Lansing, Michigan


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Devon Glass
Devon Glass
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Decreasing Reproductive Health Linked To Increased Chemical Exposure

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Every day we wake up, go about our routine in our home, travel to work or on errands, eat food that we generally buy from a grocery store and think nothing of the dangers all of these activities may pose to our health. Everywhere we go, we are exposed to chemicals in our environment as part of living in an industrial society. However, it is possible that this long term exposure may be doing more damage to our bodies than we realize. New studies and research are beginning to suggest that this long term, constant, low-level exposure is affecting our reproductive health. Both men and women are beginning to experience these problems which range from miscarriages in women to low sperm count in men.

We have heard over the past few years that there are hidden dangers in the products we use. It was quite recently that BPA, found in many hard plastic products such as baby bottles, was affirmatively linked to health problems which included reproductive problems. These problems arise because the chemical BPA mimics estrogen in the body and so exposure to it can affect reproduction and reproductive health. The fact that BPA existed in many hard plastic products was not surprising to many consumers but it may be more concerning to know that BPA is also found in products such as the sealants dentists use in our mouths to seal weakened enamel. These sealants are used on children as well as adults and may be more of a risk than we originally realized.

There are other chemicals, though, which are all around us that have been linked to health problems. Phthalates are another brand of chemical often found in our environment and again, in products which wind up quite frequently in the hands of children. This chemical component family is also used in the manufacture of plastics but is used to soften the plastics which are frequently used in making toys for children. This chemical is also used in fragrances which are frequently found in perfumes and in baby powder and shampoo.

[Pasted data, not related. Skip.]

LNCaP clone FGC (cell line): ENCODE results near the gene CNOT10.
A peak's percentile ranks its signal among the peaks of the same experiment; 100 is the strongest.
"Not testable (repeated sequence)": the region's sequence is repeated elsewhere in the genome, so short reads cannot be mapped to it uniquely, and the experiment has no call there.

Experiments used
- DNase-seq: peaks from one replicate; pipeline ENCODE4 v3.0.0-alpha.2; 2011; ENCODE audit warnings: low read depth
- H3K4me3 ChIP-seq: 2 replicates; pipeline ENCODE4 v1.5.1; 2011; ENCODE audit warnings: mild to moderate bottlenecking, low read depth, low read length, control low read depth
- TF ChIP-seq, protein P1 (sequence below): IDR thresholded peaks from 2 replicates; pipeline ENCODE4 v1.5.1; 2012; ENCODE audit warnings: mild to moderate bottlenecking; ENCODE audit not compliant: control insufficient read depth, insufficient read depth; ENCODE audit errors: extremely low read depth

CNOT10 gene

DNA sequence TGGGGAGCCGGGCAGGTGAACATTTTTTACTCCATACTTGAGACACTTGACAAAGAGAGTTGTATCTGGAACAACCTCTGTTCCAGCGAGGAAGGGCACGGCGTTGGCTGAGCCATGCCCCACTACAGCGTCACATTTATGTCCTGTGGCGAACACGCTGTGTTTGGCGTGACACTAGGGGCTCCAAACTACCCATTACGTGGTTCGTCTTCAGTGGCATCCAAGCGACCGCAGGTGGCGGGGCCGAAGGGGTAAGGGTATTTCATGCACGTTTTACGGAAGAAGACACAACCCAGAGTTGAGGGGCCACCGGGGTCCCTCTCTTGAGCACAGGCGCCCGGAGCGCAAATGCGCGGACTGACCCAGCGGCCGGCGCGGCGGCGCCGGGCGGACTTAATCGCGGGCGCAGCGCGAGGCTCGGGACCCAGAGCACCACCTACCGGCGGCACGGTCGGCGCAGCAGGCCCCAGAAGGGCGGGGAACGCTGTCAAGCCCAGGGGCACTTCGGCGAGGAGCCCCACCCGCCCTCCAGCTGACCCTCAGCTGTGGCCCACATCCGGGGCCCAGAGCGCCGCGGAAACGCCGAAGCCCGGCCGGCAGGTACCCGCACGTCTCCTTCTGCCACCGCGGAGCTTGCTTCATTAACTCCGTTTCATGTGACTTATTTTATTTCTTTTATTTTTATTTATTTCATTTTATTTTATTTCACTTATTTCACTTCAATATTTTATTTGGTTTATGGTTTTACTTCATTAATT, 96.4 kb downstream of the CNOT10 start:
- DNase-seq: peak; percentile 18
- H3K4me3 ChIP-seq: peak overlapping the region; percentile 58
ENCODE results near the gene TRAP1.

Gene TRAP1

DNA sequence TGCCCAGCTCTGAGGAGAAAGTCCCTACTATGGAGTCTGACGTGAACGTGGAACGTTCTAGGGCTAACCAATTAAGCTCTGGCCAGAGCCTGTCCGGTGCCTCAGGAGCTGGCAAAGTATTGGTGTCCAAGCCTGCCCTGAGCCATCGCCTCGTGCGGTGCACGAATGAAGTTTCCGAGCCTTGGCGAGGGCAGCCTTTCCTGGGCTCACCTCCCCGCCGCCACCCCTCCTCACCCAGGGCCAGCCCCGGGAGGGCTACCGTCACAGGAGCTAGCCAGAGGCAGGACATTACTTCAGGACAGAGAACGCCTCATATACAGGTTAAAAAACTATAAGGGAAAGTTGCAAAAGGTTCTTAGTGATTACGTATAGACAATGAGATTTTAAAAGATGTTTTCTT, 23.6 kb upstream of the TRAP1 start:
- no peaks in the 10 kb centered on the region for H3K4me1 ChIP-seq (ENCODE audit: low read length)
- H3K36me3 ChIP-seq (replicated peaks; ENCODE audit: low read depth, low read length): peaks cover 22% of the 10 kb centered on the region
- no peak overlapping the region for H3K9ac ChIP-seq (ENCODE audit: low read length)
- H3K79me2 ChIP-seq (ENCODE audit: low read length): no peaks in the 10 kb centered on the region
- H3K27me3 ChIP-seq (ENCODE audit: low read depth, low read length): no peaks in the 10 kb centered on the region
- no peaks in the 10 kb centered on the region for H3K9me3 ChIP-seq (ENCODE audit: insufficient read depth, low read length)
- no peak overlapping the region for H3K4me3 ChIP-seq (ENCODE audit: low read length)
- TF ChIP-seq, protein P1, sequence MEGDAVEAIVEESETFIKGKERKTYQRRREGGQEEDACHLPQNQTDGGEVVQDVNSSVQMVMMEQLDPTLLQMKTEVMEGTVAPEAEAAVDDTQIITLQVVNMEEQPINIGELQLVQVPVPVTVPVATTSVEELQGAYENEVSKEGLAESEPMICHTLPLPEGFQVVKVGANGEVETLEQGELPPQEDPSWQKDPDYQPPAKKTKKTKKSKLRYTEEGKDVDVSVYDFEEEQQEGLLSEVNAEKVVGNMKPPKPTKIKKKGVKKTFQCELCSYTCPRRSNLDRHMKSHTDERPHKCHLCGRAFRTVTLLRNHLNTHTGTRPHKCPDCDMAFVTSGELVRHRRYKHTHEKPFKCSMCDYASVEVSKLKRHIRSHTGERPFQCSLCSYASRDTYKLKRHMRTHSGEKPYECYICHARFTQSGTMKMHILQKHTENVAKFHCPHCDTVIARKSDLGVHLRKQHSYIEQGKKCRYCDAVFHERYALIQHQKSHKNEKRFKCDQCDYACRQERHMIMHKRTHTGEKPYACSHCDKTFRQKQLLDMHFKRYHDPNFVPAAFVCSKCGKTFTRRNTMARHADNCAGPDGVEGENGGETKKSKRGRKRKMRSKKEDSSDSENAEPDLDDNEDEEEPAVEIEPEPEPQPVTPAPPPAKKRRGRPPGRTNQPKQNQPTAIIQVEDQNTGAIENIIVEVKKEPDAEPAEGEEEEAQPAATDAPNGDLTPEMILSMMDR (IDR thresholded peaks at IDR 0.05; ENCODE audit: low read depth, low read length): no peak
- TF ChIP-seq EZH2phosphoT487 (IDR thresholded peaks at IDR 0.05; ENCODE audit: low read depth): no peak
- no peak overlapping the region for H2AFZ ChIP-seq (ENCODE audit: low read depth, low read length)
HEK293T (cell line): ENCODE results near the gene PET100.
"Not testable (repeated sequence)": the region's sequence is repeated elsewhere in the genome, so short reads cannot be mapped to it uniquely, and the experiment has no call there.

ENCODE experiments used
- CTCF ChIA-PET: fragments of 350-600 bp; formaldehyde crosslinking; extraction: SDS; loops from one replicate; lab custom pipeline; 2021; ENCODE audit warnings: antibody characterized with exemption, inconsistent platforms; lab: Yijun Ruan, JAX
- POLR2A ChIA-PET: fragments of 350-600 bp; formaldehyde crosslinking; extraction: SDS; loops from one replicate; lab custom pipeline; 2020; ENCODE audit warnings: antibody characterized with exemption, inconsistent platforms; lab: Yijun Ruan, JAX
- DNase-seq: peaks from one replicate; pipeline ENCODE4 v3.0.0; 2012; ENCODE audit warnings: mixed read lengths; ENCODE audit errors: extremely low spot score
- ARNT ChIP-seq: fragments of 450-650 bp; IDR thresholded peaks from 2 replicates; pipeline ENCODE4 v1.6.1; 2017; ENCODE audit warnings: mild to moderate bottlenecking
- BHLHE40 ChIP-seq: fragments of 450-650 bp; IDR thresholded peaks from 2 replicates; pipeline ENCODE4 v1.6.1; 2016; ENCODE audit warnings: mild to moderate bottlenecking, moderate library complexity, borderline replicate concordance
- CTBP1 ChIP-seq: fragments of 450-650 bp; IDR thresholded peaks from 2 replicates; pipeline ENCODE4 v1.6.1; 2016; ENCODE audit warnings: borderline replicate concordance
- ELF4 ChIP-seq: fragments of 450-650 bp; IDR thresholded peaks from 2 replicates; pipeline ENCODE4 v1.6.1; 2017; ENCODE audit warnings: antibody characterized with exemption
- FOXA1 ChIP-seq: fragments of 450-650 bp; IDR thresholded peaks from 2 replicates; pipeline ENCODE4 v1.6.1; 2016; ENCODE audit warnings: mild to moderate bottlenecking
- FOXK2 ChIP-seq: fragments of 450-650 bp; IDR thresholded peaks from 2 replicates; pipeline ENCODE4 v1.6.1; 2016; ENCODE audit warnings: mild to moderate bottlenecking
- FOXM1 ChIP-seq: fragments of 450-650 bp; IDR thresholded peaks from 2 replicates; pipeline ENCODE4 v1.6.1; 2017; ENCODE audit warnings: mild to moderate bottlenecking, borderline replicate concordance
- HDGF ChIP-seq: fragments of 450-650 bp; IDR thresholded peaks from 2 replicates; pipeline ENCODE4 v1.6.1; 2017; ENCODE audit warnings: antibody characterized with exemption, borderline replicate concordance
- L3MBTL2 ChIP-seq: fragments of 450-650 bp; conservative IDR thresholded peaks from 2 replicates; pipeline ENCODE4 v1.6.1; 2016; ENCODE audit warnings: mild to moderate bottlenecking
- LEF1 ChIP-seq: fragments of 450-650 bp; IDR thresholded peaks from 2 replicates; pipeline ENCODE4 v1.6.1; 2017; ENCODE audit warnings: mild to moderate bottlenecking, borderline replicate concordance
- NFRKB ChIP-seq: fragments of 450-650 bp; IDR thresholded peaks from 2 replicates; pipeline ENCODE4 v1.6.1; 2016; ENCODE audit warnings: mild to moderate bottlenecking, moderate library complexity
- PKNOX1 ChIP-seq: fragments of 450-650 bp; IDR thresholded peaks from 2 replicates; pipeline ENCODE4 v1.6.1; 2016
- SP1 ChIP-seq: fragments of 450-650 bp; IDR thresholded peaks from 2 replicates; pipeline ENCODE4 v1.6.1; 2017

What the research is showing us is that the long-term exposure to these chemicals is having far greater impacts than we imagined. They are being blamed for infertility and lower fertility among adults. It can be assumed that as more of these chemicals are in the products our children are using today, the adults of tomorrow will find their reproductive health in peril because of it. What can we do? We can, as consumers, boycott products which we know have these dangerous chemicals in them. For example, we can buy hygiene products that are “fragrance free” and not use some of the hard plastics in which we know BPA lurks. We can use glass baby bottles instead of the hard plastic ones, for instance.

However, to really make an impact, we as consumers and as potential victims of these long-term health problems need to make sure those in the regulatory and government roles are made aware. We can do this by not only bringing it to their attention that it is important to us but also by ensuring that companies who willingly put consumers at risk are made to pay. If you or a loved one believe your health has been impacted by exposure to such chemicals, you should not have to suffer while the company who made the product is permitted to continue such a practice. Arm yourself with knowledge and stay aware and alert about health developments and legal developments, including any class litigation that may arise concerning specific products. We should not have to live in fear of the everyday products around us upon which we have come to rely.